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Cultural Differences

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Culture and technology are interdependent. While culture is indeed an important aspect in technology design, development and utilization, the relationship between culture and technology is, however, extremely complex. It needs to be analysed from several perspectives in order to be considered in the design and application of technology. Based on his work in Zambia, Kingsley (1983) divides technological adaptation into changes and adjustments at three levels: that of the individual, of the social organization and of the cultural value system of the society. Each level possesses strong cultural dimensions which require special design considerations.

At the same time, technology itself is an inseparable part of culture. It is built, wholly or in part, around the cultural values of a particular society. And as part of culture, technology becomes an expression of that society’s way of life and thinking. Thus, in order for technology to be accepted, utilized and acknowledged by a society as its own, it must be congruent to the overall image of that society’s culture. Technology must complement culture, not antagonize it.

This article will deal with some of the intricacies concerning cultural considerations in technology designs, examining the current issues and problems, as well as the prevailing concepts and principles, and how they can be applied.

Definition of Culture

The definition of the term culture has been debated at length amongst sociologists and anthropologists for many decades. Culture can be defined in many terms. Kroeber and Kluckhohn (1952) reviewed over a hundred definitions of culture. Williams (1976) mentioned culture as one of the most complicated words in the English language. Culture has even been defined as the entire way of life of people. As such, it includes their technology and material artefacts—anything one would need to know to become a functioning member of the society (Geertz 1973). It may even be described as “publicly available symbolic forms through which people experience and express meaning” (Keesing 1974). Summing it up, Elzinga and Jamison (1981) put it aptly when they said that “the word culture has different meanings in different intellectual disciplines and systems of thought”.

Technology: Part and Product of Culture

Technology can be considered both as part of culture and its product. More than 60 years ago the noted sociologist Malinowsky included technology as part of the culture and gave the following definition: “culture comprises inherited artefacts, goods, technical processes, ideas, habits and values.” Later, Leach (1965) considered technology as a cultural product and mentioned “artefacts, goods and technical processes” as “products of culture”.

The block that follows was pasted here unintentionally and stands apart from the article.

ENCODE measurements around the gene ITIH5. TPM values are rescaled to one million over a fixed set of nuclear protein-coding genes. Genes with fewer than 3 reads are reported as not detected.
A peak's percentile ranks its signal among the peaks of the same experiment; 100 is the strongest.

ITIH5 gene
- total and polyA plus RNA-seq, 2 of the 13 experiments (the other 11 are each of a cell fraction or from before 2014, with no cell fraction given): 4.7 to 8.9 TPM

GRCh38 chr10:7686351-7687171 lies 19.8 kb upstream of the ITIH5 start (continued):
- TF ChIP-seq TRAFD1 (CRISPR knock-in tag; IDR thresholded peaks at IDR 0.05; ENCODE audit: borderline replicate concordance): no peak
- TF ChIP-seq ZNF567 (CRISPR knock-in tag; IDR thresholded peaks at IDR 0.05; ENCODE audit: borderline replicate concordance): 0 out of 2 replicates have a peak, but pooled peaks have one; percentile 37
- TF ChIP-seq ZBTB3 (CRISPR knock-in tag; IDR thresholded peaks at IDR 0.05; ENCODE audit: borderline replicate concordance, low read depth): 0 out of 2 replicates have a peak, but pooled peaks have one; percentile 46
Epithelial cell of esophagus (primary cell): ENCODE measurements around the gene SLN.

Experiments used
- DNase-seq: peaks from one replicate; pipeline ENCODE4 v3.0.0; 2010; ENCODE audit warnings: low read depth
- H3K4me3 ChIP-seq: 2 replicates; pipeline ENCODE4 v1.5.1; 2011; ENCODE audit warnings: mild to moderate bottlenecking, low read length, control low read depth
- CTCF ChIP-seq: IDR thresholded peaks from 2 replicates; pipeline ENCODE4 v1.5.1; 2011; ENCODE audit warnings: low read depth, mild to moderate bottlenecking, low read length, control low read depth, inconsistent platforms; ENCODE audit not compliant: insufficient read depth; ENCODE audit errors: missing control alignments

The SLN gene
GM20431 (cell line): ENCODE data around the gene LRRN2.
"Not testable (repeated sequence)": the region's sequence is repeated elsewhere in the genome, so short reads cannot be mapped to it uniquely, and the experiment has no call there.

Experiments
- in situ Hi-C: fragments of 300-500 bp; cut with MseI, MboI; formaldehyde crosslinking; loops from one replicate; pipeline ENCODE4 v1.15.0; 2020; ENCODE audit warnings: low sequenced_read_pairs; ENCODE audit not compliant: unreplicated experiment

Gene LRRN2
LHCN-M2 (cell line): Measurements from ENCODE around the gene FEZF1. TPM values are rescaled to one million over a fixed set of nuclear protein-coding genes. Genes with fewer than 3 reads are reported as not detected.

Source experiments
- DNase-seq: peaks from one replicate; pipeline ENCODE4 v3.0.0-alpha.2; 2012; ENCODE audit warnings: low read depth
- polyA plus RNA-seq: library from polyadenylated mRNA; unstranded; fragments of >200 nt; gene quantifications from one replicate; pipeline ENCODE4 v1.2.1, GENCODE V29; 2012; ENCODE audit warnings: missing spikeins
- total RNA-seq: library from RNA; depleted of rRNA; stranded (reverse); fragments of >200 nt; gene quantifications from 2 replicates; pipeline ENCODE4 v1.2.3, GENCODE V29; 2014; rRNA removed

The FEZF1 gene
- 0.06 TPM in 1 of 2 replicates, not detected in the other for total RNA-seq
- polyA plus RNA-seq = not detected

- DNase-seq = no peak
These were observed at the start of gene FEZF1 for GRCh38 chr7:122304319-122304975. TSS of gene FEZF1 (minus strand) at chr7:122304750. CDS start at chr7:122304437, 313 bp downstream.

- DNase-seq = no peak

In the technological realm, “culture” as an important issue in the design, development and utilization of technical products or systems has been largely neglected by many suppliers as well as receivers of technology. One major reason for this neglect is the absence of basic information on cultural differences.

In the past, technological changes have led to significant changes in social life and organization and in people’s value systems. Industrialization has made deep and enduring changes in the traditional lifestyles of many previously agricultural societies since such lifestyles were largely regarded as incompatible with the way industrial work should be organized. In situations of large cultural diversity, this has led to various negative socio-economic outcomes (Shahnavaz 1991). It is now a well-established fact that simply to impose a technology on a society and believe that it will be absorbed and utilized through extensive training is wishful thinking (Martin et al. 1991).

It is the responsibility of the technology designer to consider the direct and indirect effects of the culture and to make the product compatible with the cultural value system of the user and with its intended operating environment.

The impact of technology for many “industrially developing countries” (IDCs) has been much more than improvement in efficiency. Industrialization was not just modernization of the production and service sectors, but to some extent Westernization of the society. Technology transfer is, thus, also cultural transfer.

Culture, in addition to religion, tradition and language, which are important parameters for technology design and utilization, encompasses other aspects, such as specific attitudes towards certain products and tasks, rules of appropriate behaviour, rules of etiquette, taboos, habits and customs. All these must be equally considered for optimum design.